So… You Want To Build a House: A Complete Workbook for Building Your Own Home

3 Responses to So… You Want To Build a House: A Complete Workbook for Building Your Own Home

  • Breallyn James says:
    49 of 53 people found the following review helpful
    5.0 out of 5 stars
    Buy it before you build!, July 27, 2006
    By 
    Breallyn James (Chicago, IL USA) –

    This review is from: So… You Want To Build a House: A Complete Workbook for Building Your Own Home (Paperback)

    I know absolutely nothing about building a house and my realtor told me about this book. The book has all the categories from property selection thru flooring selection and made it so easy to figure out and create a real budget for my new house. I followed all the tips and filled-out the forms in this book and took them to the bank when I applied for my construction loan — the bank was so impressed – they knew I had a handle on my budget for my house. The book made it really easy to do and took me step-by-step through the entire process. It has an area to record everyone I needed permits and inspections from and helped me keep everything so organized. There are even forms to compare prices of things like cabinets and itemize every detail of everything needed for construction. It made my construction project a lot easier – the book helped me because I went over budget in one area, but I was able to adjust another area as the book suggested so I stayed on my budget. I used the info in the book to decide where to cut some costs and wher I could spend more so my appraisal would be good. And I did a schedule and knew when the house would be finished. My construction budget was $350,000 and the final price on my house was $352,530 — my banker couldn’t believe it – he said no one ever stays so close to their budget. I told him it was because this book broke everything down and was so easy to follow. It even has forms to keep the phone numbers of everyone who worked on the house so I have an easy reference sheet if I need to contact anyone. People usually say they will never build again, but I definitely will and use this book again.

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  • J. C. says:
    23 of 24 people found the following review helpful
    4.0 out of 5 stars
    good overview, August 6, 2007
    By 
    J. C. (Los Angeles, CA) –

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    This review is from: So… You Want To Build a House: A Complete Workbook for Building Your Own Home (Paperback)

    I bought this book to see what the process of building a house is all about and this book provided just that, a brief overview of whats involved. I finished this book in about half an hour (didn’t do the worksheets) and while its helpful, it lacked the specific information I was looking for (for ex., where should I submit the house plan? what exactly is a lien?). For first timers like me, this book generates more questions than answer. Overall a good starting point, with the dozens of worksheets which may prove to be helpful later on, but if you are looking for detailed information… you need another thicker book.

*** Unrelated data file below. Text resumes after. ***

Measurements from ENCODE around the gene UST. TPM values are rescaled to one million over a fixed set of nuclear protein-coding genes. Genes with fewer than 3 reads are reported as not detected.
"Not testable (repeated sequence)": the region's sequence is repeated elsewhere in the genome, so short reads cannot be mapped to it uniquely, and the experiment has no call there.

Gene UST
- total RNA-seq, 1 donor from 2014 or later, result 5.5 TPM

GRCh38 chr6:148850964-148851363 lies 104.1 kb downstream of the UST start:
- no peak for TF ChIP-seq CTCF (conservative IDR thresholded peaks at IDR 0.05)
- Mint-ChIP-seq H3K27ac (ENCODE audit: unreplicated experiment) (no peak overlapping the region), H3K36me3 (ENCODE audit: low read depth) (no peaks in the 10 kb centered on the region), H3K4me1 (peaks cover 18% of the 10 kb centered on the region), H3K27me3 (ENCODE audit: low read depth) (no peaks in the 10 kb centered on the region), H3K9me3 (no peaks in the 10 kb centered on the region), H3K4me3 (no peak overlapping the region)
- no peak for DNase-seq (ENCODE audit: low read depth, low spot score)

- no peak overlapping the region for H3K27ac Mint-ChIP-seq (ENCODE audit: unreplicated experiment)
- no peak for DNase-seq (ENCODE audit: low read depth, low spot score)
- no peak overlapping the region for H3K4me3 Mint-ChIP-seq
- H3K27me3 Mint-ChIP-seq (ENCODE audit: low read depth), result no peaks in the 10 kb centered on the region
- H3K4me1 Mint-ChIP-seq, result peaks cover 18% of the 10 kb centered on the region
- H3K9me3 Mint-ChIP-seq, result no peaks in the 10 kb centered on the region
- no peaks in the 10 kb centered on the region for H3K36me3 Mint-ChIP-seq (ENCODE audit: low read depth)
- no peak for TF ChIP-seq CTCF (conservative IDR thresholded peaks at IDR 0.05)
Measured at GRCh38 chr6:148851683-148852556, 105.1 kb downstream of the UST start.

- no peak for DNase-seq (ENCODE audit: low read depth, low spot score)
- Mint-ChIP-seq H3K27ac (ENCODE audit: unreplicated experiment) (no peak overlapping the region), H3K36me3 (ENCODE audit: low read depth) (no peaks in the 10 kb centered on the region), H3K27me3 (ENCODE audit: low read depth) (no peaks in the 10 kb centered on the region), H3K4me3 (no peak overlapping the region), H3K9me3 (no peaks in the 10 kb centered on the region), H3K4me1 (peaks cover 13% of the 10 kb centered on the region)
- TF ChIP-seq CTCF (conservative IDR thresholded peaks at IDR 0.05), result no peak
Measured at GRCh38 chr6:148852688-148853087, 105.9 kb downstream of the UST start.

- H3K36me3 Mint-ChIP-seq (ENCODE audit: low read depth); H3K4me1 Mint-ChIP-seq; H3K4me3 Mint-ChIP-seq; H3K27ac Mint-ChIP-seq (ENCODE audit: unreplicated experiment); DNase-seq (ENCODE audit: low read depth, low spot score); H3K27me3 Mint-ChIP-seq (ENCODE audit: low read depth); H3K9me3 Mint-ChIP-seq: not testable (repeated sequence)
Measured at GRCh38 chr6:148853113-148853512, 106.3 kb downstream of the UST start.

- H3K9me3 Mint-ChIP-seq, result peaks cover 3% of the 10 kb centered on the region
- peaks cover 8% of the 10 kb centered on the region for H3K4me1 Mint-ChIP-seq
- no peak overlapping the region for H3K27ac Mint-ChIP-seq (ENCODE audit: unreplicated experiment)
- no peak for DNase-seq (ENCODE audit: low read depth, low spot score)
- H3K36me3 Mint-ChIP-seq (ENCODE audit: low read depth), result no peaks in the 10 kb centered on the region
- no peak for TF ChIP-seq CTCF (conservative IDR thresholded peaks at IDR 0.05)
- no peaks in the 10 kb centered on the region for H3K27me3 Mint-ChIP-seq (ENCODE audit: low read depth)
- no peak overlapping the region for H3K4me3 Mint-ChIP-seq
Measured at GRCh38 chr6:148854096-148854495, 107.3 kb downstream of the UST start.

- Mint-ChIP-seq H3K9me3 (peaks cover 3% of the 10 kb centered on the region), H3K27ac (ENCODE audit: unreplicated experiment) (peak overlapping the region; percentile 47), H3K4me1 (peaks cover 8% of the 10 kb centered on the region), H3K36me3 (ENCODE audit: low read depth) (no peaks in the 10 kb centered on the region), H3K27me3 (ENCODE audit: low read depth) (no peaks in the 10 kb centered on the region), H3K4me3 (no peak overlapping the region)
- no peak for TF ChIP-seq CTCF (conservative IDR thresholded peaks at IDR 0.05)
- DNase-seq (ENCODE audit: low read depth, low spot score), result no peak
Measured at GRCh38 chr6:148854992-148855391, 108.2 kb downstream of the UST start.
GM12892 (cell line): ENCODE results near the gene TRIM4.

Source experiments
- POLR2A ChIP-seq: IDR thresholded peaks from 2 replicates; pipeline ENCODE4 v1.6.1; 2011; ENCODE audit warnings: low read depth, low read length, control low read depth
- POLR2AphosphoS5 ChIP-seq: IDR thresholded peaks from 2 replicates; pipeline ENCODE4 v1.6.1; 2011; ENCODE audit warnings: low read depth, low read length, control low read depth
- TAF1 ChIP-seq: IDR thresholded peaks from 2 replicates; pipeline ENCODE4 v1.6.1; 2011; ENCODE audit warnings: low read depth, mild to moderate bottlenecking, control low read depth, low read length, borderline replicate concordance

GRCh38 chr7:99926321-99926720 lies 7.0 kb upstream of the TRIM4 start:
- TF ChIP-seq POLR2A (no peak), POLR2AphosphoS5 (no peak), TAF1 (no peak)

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  • Joy V. Smith "Pagadan" says:
    23 of 24 people found the following review helpful
    5.0 out of 5 stars
    Read this book before you start!, September 18, 2006
    By 
    Joy V. Smith “Pagadan” (Lakeland, FL United States) –
    (VINE VOICE)
      

    This review is from: So… You Want To Build a House: A Complete Workbook for Building Your Own Home (Paperback)

    J.M. Gore is a realtor & William Null a builder, and together they have written a very helpful book. From the introduction–where you learn the importance of gathering information to make decisions, staying in your budget, and avoiding delays–to the comprehensive workbook (plenty of room for schedules, materials, subcontractors, etc.) and index, this is a useful book; and it also includes samples of the various forms you’ll work with. The authors cover the basics of surveys, soil testing, easements, architects, house plans/blueprints, construction loans, liens, hard & soft costs, the importance of the value of houses in your neighborhood, resale and upgrades values, etc.; and they list and discuss the things that add to your construction cost: roof pitch, gables, plumbing and wiring, ceilings, fixtures, cabinetry, flooring, and change orders!

    Having written a book myself about building a house, Building a Cool House for Hot Times without Scorching the Pocketbook, I was impressed by their book; they cover what you need to know, and they also point out that each house and property is unique, plus they’ve included examples of problems that homeowners have had to deal with. I learned a lot, including pitfalls I missed, fortunately. I’m keeping this book for building my next house.

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